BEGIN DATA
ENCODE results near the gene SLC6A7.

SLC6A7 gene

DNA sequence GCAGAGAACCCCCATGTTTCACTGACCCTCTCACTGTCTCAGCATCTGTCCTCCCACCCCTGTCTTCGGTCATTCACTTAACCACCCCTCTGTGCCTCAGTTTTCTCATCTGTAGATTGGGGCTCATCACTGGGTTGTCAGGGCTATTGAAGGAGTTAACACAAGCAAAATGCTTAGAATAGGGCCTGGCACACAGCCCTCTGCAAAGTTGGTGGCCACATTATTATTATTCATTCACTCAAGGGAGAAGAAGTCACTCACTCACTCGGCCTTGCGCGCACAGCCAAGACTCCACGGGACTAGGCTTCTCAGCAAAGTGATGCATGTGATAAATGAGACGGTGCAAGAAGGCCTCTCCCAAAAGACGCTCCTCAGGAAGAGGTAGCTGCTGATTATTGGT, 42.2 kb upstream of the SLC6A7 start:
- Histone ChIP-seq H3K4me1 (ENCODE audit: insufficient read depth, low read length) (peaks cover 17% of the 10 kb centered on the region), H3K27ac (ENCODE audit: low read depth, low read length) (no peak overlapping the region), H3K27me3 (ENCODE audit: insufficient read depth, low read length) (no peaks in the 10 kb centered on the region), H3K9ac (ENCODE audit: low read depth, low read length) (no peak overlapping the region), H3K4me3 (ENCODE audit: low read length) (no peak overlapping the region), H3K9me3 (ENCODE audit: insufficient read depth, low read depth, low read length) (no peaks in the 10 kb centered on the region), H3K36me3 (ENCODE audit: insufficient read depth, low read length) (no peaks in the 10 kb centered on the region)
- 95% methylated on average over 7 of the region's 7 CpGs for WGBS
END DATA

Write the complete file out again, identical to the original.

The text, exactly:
ENCODE results near the gene SLC6A7.

SLC6A7 gene

DNA sequence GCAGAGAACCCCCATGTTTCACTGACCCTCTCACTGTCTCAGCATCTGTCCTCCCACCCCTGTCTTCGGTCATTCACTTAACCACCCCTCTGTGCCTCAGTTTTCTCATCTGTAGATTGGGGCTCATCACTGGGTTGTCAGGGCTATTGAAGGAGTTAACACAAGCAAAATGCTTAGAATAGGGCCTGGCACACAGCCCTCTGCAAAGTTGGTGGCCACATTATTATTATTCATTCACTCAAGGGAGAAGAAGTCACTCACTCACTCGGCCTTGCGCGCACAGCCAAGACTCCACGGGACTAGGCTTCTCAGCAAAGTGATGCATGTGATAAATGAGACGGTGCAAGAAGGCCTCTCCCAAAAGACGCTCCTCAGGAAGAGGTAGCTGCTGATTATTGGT, 42.2 kb upstream of the SLC6A7 start:
- Histone ChIP-seq H3K4me1 (ENCODE audit: insufficient read depth, low read length) (peaks cover 17% of the 10 kb centered on the region), H3K27ac (ENCODE audit: low read depth, low read length) (no peak overlapping the region), H3K27me3 (ENCODE audit: insufficient read depth, low read length) (no peaks in the 10 kb centered on the region), H3K9ac (ENCODE audit: low read depth, low read length) (no peak overlapping the region), H3K4me3 (ENCODE audit: low read length) (no peak overlapping the region), H3K9me3 (ENCODE audit: insufficient read depth, low read depth, low read length) (no peaks in the 10 kb centered on the region), H3K36me3 (ENCODE audit: insufficient read depth, low read length) (no peaks in the 10 kb centered on the region)
- 95% methylated on average over 7 of the region's 7 CpGs for WGBS